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Cargo's fatigue rule exemption


Ever since FAA issued a Notice of Proposed Rulemaking (NPRM) on pilot flight time, duty and rest in September 2010, cargo airlines in particular have pushed back. Their biggest objection: the operational requirements for freight carriage differ greatly from passenger transport, and imposing passenger pilot requirements on cargo pilots would be tremendously costly.

That argument held sway with FAA, which finalized a strict new pilot fatigue rule Wednesday—but completely exempted cargo carriers. "Covering cargo operators under the new rule would be too costly compared to the benefits generated in this portion of the industry," FAA stated.

The carriers are encouraged by FAA "to opt into the new rule voluntarily, which would require them to comply with all of its provisions." But it's highly unlikely FedEx, UPS and other cargo airlines will opt in unless some significant carve outs from the rule are granted to them. That's because many of the rule's provisions would hit them much harder than their passenger counterparts.

A premise underpinning the new rule (based, FAA said, on research on "natural circadian rhythms") is that fatigue comes more quickly at night than during daytime hours. Therefore, FAA varies flight duty time limits to between 9 hours and 14 hours based on when a pilot begins his or her day, with later starters generally restricted to fewer hours. Since nighttime is primetime for air cargo, a FedEx or UPS pilot would almost always fall on the low end of the hour restrictions. This would necessitate dramatic alterations of current operational norms to comply with the rule.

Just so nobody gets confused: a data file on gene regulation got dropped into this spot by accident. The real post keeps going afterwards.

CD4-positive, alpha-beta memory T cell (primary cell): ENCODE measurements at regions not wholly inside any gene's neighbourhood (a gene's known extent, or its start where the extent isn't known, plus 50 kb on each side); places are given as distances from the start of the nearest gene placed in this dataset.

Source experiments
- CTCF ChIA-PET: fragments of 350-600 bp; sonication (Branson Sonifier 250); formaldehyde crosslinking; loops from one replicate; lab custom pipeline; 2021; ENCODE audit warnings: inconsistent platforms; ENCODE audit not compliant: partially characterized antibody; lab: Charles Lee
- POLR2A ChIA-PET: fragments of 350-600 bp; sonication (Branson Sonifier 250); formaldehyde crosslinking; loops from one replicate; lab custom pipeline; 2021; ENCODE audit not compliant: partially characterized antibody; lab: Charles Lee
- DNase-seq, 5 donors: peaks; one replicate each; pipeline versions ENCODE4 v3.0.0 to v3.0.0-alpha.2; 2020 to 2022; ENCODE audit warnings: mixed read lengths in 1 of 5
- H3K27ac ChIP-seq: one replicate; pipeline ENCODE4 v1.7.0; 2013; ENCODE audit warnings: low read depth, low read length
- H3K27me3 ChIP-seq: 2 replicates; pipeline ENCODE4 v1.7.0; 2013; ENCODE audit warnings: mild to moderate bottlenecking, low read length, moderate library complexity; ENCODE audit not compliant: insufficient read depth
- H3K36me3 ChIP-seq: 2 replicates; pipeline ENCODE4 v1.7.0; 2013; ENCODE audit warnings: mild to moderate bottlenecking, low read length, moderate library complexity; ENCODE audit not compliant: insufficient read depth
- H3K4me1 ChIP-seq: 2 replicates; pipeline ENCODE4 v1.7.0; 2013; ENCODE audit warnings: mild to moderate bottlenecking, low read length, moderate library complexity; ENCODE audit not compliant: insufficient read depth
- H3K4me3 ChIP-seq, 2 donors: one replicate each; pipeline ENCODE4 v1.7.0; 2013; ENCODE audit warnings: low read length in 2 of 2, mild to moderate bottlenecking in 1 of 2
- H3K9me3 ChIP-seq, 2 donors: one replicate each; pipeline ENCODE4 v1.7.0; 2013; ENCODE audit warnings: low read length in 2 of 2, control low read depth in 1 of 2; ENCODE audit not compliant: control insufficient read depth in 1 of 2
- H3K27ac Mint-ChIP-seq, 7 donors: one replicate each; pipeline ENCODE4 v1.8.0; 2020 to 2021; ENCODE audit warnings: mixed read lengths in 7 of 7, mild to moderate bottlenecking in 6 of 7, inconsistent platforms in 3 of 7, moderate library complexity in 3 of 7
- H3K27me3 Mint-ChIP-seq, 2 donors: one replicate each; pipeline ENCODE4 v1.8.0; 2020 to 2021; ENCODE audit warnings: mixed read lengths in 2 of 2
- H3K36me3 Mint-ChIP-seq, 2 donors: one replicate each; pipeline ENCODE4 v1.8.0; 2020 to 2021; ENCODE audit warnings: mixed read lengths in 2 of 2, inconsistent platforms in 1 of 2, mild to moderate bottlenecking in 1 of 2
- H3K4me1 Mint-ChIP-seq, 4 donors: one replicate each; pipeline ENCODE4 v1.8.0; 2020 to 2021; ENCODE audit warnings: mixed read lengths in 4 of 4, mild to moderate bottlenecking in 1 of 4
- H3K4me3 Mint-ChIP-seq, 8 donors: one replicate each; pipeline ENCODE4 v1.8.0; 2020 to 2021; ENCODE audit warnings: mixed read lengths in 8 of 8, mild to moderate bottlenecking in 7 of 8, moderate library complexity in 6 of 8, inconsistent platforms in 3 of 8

Nevertheless, there is something somewhat unsettling about FAA's decision. Why is it OK to exempt cargo carriers completely? "Risk is heightened in passenger operations because of the additional number of potentially impacted individuals," FAA stated.

In plainer English: the lives of two or three pilots flying a freighter aircraft are less valuable than the lives of 50-500 passengers being ferried by a commercial aircraft. Politically, of course, this is undeniably true. But this calculation has always bothered cargo pilots and their families, understandably so.

While mostly praising the new rule, US National Transportation Safety Board Chairman Deborah Hersman said, "We are extremely disappointed that the new rule is limited to [passenger] carriers. A tired pilot is a tired pilot … whether the payload is passengers or pallets."

UPS Capt. Robert Travis, president of the Independent Pilots Assn. union, said in a statement, "Giving air cargo carriers the choice to opt-in to new pilot rest rules makes as much sense as allowing truckers to 'opt-out' of drunk driving laws. To potentially allow fatigued cargo pilots to share the same skies with properly rested passenger pilots creates an unnecessary threat to public safety. We can do better … We will ask UPS to voluntarily operate under these new science-based safety rules. UPS is a premier company and our expectation is that UPS will honor their longstanding pledge to operate the world's safest airline."

This will be a tricky issue for UPS and FedEx, both very high profile global companies, to navigate.

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